Solidarity pizzas for Wisconsin protesters

Player utilities

Listen to the story.

Lisa Mullins: I'm Lisa Mullins and this is The World. You'd think that Egyptians would be busy enough with turmoil in their country, they've got a lot on their plate. Well, believe it or not, some of them are reaching out to demonstrators thousands of miles away in Madison, WI and buying pizzas for them. Here's what happened: There's a place called Ian's Pizza, it's right near the statehouse in Madison. It's just across the street from where tens of thousands of pro-union demonstrators have been gathering for the past nine days. Staci Fritz of the Ian's Pizza chain picks up the story from there.

Staci Fritz: We had taken some of our end of night pizzas over to the protestors late last Tuesday night. It's pizza that we would normally throw away, it was about 3:30 in the morning when we closed. And so we took pizza over because people were staying there overnight. And the next day we call in I believe it was from California from someone who said hey, we heard about the pizza that you took and can I order one to be delivered? And we said well, that's a little unusual, but sure, why not? And from there, I don't know, it just took off.

Mullins: Do you remember the first call you got from overseas?

Fritz: I just remember going downstairs and seeing country names up on the board and being astounded.

Mullins: What are some of the countries that you're hearing from?

Fritz: Well, so far there's Morocco, France, Antarctica, no lie, Czech Republic, Denmark, Australia, Brazil, Egypt, Singapore, Russia, Poland, the Netherlands...people really do innately want to help, and this whole process to me has brought a whole new idea that people are innately good, they want to help. Even if it's buying pizza for people in Wisconsin.

Mullins: Staci, are all boats rising among the pizza places in Madison or is this really exclusive to Ian's?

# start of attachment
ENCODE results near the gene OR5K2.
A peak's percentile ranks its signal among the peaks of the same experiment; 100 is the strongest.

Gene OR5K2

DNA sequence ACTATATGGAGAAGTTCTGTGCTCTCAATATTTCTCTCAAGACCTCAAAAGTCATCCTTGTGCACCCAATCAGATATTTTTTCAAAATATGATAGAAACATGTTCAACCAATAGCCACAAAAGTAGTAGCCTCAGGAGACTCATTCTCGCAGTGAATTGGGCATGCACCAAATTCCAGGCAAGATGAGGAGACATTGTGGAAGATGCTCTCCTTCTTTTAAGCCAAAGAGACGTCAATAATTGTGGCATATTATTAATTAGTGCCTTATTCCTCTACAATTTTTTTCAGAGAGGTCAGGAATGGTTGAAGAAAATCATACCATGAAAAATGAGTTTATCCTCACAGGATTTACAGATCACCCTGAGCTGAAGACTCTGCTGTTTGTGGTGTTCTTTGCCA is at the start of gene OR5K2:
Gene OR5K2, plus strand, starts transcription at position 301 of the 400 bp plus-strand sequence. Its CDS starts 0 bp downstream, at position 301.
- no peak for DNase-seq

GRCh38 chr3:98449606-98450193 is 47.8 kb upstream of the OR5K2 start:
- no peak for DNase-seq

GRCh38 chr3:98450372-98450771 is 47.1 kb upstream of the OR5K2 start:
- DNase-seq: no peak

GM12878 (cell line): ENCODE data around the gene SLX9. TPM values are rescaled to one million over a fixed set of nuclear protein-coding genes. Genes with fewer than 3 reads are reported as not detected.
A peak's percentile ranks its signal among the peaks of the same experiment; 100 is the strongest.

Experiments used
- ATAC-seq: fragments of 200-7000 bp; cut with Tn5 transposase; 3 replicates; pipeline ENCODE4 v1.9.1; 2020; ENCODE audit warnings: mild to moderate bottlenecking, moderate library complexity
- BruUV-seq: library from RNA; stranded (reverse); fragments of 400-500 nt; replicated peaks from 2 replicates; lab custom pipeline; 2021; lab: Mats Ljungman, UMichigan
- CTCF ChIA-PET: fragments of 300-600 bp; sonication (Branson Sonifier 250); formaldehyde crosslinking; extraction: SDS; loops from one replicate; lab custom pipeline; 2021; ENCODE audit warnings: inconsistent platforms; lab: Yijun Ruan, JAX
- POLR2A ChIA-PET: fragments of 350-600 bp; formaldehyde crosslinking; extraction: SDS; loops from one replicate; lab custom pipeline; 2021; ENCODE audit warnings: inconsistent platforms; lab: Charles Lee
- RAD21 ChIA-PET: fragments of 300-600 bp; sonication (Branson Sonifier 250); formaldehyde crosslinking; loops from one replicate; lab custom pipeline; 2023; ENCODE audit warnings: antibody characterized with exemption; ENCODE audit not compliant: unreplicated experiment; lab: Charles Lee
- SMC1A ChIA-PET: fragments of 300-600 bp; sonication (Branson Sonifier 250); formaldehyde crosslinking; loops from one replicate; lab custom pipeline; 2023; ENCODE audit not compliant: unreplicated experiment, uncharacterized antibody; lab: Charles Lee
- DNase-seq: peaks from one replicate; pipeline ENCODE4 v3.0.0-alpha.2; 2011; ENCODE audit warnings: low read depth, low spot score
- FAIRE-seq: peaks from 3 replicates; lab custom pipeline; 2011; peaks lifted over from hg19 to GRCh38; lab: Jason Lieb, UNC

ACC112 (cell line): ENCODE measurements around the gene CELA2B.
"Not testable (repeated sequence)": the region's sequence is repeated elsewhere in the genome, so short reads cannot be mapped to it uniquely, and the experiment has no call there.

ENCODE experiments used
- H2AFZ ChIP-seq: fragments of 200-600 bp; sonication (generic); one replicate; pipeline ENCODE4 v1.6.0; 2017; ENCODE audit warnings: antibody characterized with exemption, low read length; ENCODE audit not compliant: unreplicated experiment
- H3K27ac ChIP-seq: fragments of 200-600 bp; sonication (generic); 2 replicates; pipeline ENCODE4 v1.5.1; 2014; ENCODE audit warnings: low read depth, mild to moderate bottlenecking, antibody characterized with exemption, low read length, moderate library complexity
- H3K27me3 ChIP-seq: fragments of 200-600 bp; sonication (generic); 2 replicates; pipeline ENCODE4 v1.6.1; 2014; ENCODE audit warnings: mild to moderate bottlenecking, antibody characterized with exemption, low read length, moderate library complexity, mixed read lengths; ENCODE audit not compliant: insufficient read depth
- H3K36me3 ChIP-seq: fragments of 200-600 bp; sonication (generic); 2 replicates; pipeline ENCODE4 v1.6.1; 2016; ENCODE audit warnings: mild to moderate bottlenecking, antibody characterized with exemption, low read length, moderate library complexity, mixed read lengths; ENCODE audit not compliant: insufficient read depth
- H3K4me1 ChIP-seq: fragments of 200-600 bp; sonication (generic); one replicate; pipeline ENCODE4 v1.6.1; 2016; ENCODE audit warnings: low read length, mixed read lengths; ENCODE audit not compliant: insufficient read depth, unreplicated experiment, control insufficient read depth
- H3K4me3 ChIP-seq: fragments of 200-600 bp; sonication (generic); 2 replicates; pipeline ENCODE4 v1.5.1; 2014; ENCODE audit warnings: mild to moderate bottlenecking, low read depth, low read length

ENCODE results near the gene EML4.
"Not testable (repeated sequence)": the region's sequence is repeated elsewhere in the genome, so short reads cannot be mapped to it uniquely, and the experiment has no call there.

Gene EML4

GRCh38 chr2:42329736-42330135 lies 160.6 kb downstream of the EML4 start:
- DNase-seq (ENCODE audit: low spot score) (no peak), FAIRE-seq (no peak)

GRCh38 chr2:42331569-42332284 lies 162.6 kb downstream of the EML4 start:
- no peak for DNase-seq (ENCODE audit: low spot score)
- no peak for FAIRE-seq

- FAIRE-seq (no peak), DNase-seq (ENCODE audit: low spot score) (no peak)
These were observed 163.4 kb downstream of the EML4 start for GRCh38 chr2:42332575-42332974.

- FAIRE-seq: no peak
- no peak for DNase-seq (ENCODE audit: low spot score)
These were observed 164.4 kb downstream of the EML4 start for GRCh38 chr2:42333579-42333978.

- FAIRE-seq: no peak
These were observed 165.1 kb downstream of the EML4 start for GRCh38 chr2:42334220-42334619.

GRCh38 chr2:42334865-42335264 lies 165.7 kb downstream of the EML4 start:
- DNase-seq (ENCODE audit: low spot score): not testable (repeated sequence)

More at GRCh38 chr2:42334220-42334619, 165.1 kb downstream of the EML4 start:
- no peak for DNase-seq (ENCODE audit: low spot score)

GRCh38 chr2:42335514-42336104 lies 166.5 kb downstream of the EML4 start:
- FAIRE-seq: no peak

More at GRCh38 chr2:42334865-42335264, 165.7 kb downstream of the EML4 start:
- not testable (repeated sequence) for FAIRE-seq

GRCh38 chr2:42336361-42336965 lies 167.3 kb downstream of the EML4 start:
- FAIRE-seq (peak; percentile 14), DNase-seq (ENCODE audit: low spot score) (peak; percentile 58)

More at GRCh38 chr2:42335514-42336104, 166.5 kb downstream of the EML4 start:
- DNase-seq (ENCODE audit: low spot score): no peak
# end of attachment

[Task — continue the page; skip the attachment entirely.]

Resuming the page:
Fritz: I think that all the restaurants from what I've heard, all of the delivery restaurants here in the downtown are doing pretty well, compared to what is normal. And I think that there are other pizza places here in town too who I know who have setup Paypal accounts and who are delivering.

We've shared drop-off points with them up at the capital. We're all just pro-pizza, you know.

Mullins: [laughs] Forget the politics. Logistically, how are you guys keeping up with making the pizzas and then delivering them?

Fritz: It's all hands on deck. Yesterday we had a carload of people from our Chicago restaurant come up and help. We've had people come over from our Milwaukee restaurant and help cook, help deliver, help run the front of house, help man the phones, they look a little bit like a telethon at times. Everyone has been really pitching in and been putting in really long hours.

Mullins: Anything you can tell about the people who are ordering and the countries they're from based on the kind of pizza they order up?

Fritz: [laughs] Everybody loves our mac-n-cheese. They're all quite taken with the idea of a macaroni and cheese pizza.

Mullins: Oh, well, some people would be anyway. I'm sure it's fine. All right, Staci, we'll congratulations. I guess it's a February for you guys like no other.

Fritz: It has been a wild ride, but it's been a fantastic thing for us to be able to do.

Mullins: Thank you, very nice to talk to you. Staci Fritz of Ian's Pizza in Madison, WI.

Fritz: Thank you so much.